DW256's user avatar
  • 8,854
8 votes

When did double superlatives go out of fashion in English?

Per OED, double comparatives and double superlatives were in standard use until the 18th century, and these types of constructions are now regional (mostly Scottish) or humorous. Below are the ...
ermanen's user avatar
  • 62.8k
8 votes

What is the difference between "more like X than Y" and "more like X than like Y"?

The example given is an indication of how this might work - and was probably the point the writer of the textbook may have been trying to make. (a) It looked more like a cormorant than a heron ...
ItWasLikeThatWhenIGotHere's user avatar
7 votes

How to parse 'do more harm than good'?

While I agree with the answers from a literal interpretation, I think it's helpful to understand that this phrase is idiomatic in usage and understanding. I initially said 'nearly idiomatic' because (...
JimmyJames's user avatar
7 votes
Accepted

Is there a rule distinguishing what kind of verbs can only take more/most?

No, there is no such rule. I don't think that making your own classifications will get you anywhere. English is a very idiomatic language and rules have exceptions and exceptions have their own ...
fev's user avatar
  • 33.3k
6 votes

Is it "more just" or "juster"?

While the comparative juster does not appear in the works of Shakespeare, the Bard does use the superlative in Antony and Cleopatra: Pompey. If the great gods be just, they shall assist The deeds ...
KarlG's user avatar
  • 28.1k
6 votes
Accepted

How to parse 'do more harm than good'?

Is "more harm than good" a noun phrase? hasty legislation does [more harm than good] hasty legislation does [things] hasty legislation does [stuff] "things" is a countable noun ...
CJ Dennis's user avatar
  • 5,115
6 votes

"as" or "than" in comparative constructions

It seems to me that the only possibilities of connection are "rather than", "more than" and "less than". Twice as many men said they liked action movies rather than ...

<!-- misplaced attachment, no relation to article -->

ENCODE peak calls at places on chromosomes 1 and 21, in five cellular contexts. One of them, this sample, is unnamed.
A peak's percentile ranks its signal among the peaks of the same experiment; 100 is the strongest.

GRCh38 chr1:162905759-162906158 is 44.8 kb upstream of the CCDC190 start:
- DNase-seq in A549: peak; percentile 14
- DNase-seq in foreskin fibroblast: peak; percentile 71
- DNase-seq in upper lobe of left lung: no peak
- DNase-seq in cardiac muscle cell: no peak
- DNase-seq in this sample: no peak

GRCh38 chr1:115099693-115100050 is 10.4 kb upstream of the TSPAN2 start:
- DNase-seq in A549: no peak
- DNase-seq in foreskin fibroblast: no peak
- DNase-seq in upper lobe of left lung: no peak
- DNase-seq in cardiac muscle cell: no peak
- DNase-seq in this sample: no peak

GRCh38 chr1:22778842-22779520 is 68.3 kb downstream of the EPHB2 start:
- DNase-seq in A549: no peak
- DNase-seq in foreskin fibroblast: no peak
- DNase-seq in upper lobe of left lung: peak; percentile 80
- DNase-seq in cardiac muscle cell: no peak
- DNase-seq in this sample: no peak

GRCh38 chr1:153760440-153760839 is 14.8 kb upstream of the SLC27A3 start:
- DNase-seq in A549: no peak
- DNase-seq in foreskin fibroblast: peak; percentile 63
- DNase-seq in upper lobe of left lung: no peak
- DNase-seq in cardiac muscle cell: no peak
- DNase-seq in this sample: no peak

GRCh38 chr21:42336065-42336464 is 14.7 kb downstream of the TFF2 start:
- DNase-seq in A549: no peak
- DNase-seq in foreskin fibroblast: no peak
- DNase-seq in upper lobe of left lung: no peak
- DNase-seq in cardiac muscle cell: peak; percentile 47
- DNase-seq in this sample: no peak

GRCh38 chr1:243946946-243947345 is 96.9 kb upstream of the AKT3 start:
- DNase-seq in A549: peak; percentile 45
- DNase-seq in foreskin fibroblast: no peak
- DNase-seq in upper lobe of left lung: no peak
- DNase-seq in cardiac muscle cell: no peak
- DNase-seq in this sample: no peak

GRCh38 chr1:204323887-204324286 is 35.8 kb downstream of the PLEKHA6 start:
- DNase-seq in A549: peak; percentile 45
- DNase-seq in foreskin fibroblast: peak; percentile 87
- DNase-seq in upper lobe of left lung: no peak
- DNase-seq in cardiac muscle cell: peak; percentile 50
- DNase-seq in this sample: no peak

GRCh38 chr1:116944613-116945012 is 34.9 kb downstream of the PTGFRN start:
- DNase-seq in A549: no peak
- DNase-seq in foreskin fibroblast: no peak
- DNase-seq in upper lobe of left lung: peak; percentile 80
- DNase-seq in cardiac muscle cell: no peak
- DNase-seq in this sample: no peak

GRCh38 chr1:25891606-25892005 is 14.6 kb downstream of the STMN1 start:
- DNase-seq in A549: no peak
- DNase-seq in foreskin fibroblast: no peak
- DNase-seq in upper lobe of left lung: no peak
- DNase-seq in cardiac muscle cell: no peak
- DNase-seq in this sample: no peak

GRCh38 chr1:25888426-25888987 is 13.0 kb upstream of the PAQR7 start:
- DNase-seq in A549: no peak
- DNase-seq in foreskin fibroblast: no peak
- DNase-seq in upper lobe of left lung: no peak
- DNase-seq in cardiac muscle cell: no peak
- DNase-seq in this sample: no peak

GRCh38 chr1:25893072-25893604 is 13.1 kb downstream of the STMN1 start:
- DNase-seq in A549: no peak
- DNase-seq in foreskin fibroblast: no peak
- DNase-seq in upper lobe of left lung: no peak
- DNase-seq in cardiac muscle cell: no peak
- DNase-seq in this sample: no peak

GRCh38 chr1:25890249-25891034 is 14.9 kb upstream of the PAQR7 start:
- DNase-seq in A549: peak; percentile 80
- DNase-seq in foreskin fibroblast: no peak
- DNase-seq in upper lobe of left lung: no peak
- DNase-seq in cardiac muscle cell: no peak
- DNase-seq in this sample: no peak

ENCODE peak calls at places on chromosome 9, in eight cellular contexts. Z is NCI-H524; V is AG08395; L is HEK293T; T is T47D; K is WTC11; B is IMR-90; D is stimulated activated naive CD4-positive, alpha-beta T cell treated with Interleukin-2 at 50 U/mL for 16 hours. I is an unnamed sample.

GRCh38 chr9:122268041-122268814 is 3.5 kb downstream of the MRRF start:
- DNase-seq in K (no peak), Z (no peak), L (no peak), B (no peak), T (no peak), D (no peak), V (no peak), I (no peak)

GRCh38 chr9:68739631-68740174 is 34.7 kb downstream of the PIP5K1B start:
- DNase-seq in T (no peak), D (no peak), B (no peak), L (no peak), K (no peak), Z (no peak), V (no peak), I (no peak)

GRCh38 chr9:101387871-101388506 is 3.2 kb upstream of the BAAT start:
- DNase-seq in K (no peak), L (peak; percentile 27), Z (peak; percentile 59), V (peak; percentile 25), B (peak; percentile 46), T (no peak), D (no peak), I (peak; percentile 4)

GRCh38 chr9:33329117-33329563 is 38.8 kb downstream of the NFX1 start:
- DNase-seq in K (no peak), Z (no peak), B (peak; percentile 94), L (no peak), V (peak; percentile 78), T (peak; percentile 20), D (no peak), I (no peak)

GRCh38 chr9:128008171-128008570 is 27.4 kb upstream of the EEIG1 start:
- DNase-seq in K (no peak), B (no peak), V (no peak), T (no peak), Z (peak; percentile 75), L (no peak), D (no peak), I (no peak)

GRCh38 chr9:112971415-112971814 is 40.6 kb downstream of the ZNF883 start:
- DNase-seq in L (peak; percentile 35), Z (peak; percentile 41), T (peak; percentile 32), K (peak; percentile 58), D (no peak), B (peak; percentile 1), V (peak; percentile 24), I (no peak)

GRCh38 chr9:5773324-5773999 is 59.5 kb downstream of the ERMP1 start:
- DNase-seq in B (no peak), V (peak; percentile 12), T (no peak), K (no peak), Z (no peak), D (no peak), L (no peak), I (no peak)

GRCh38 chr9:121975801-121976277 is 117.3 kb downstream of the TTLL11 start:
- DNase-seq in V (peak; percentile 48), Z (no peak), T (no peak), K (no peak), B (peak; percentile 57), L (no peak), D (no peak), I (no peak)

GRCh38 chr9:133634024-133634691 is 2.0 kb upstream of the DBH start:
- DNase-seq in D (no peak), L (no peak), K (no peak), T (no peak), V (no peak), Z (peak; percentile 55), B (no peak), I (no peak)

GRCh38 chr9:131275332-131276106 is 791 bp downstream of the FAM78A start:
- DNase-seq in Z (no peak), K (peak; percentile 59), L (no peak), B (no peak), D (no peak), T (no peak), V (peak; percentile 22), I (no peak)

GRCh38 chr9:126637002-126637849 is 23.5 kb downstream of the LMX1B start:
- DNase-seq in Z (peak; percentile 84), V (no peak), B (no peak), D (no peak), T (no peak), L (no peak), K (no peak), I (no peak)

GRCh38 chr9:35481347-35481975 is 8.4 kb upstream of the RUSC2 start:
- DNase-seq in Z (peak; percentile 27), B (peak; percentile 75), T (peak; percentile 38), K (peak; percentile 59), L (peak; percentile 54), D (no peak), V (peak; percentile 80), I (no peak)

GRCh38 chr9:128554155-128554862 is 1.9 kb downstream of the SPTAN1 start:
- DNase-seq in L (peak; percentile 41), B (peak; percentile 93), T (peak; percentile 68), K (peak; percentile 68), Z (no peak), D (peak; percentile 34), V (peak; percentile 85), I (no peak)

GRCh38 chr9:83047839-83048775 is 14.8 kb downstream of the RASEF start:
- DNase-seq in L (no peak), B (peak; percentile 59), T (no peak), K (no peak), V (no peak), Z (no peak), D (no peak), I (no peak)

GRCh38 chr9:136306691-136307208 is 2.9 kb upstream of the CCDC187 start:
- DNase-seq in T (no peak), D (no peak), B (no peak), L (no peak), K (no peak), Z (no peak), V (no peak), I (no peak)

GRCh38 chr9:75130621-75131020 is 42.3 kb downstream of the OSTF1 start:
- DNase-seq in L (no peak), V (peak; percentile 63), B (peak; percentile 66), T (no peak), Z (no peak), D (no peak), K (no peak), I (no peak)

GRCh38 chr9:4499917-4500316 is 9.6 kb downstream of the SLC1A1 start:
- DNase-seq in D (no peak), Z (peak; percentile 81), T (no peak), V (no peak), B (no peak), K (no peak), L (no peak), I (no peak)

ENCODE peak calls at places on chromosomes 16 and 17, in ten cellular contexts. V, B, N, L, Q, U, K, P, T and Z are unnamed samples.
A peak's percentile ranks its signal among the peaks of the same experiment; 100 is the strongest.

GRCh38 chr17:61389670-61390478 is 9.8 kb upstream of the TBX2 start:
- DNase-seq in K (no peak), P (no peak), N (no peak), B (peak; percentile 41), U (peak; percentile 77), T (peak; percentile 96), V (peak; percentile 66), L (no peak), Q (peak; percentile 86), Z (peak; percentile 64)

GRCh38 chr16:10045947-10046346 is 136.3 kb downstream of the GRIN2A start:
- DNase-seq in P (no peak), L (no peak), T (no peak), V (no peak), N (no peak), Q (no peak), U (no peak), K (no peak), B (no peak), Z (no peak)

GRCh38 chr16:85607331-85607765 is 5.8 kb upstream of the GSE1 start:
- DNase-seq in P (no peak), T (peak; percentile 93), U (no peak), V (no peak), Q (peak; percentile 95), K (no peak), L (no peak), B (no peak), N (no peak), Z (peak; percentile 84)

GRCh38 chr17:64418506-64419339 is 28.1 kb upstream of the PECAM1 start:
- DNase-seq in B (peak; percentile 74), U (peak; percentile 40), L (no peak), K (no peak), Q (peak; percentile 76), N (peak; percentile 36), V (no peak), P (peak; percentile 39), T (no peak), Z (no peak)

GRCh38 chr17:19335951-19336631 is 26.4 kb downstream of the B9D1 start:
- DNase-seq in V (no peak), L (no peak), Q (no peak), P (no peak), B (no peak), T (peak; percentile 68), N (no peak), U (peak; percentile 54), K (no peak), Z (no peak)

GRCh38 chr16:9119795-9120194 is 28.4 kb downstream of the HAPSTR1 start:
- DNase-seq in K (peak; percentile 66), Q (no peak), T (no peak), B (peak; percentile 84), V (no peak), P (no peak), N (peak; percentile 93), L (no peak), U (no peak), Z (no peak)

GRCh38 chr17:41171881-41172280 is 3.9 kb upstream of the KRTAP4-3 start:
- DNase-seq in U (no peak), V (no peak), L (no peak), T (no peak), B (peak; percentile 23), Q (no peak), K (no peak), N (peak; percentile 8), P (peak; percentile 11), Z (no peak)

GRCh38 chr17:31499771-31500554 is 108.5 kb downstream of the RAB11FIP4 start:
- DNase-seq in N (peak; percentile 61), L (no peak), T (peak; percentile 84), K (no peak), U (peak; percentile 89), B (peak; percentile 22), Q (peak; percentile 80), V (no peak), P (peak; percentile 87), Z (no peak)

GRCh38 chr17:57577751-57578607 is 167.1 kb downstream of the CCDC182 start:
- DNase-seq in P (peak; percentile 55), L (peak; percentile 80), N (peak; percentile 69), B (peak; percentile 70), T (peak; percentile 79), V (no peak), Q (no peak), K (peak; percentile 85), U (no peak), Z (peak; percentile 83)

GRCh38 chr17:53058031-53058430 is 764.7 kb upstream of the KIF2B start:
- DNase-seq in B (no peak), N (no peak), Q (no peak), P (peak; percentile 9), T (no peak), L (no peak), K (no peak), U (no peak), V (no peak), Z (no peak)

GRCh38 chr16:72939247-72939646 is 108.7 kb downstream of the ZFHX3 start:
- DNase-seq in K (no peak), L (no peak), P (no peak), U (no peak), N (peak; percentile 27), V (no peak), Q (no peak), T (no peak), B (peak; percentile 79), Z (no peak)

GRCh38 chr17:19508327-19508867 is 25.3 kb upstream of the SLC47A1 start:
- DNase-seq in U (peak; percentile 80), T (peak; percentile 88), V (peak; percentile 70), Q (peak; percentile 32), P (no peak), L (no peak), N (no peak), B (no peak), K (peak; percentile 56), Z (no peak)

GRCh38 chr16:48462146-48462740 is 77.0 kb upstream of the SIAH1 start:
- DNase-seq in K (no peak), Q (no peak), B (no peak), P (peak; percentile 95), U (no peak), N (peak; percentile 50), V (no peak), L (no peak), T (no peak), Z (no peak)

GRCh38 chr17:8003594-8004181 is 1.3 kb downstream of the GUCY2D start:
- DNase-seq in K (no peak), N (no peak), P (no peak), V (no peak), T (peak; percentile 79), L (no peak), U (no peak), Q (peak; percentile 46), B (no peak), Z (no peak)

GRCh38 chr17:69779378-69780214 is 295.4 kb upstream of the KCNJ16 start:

LPH's user avatar
  • 21.2k
5 votes

Should there be a comma between "every scrap" in the sentence below?

I wouldn't say that there's something wrong with it, but it is unusual. The more customary formulation uses bit not scrap, and so would be every bit as faithfully as I did. But scrap and bit aren't ...
tchrist's user avatar
  • 135k
5 votes

sooner than possible vs as soon as possible

"Sooner than possible" is, of course, impossible by definition. I've never encountered this exact wording, but I've heard a similar expression, used jokingly: "As soon as possible, if not sooner." ...
Max Williams's user avatar
  • 23.1k
5 votes
Accepted

"no younger than I am" or "no more young than I am"?

In English, the idiom is: [subject] is no more [noun or adjective] than I am is very common. Please check out my examples: He's no more a thief than I am. He's no more rich than I am. He's no more ...
Lambie's user avatar
  • 14.9k
5 votes

"no younger than I am" or "no more young than I am"?

I am in complete agreement with @Lambie's answer. I thought this might be of interest: Horn, Laurence R. and Wansing, Heinrich, "Negation", The Stanford Encyclopedia of Philosophy (Spring 2017 ...
Xanne's user avatar
  • 14.8k
5 votes
Accepted

Saying the value is in between the other 2 values

The red bar represents the intermediate quantity of the three values. being, situated, or acting between two points, stages, things, persons, etc. I wouldn't say that a bar on a chart has a ...
nekomatic's user avatar
  • 560
5 votes
Accepted

Are "compared to" and "with respect to" interchangeable?

No, these do not mean the same thing. "Compared to" draws a direct comparison between one object and another. The proper phrase in the example sentence is "compared to" - the first ...
Nuclear Hoagie's user avatar
5 votes

Why is "at least" unnatural here? "It won't take at least 15 minutes to walk there."

This sounds like a rebuttal of a previously given statement "It will take at least 15 minutes to walk there". A polite way to say "This is nonsense, the walk will be significantly ...
rackandboneman's user avatar
4 votes

Is using "more correct" a grammatical faux pas?

"More correct" is certainly used when talking of forms of address. For instance it is quite common to call a Church of England parish priest "Reverend" when speaking to them but Debrett's {if you ...
BoldBen's user avatar
  • 17.2k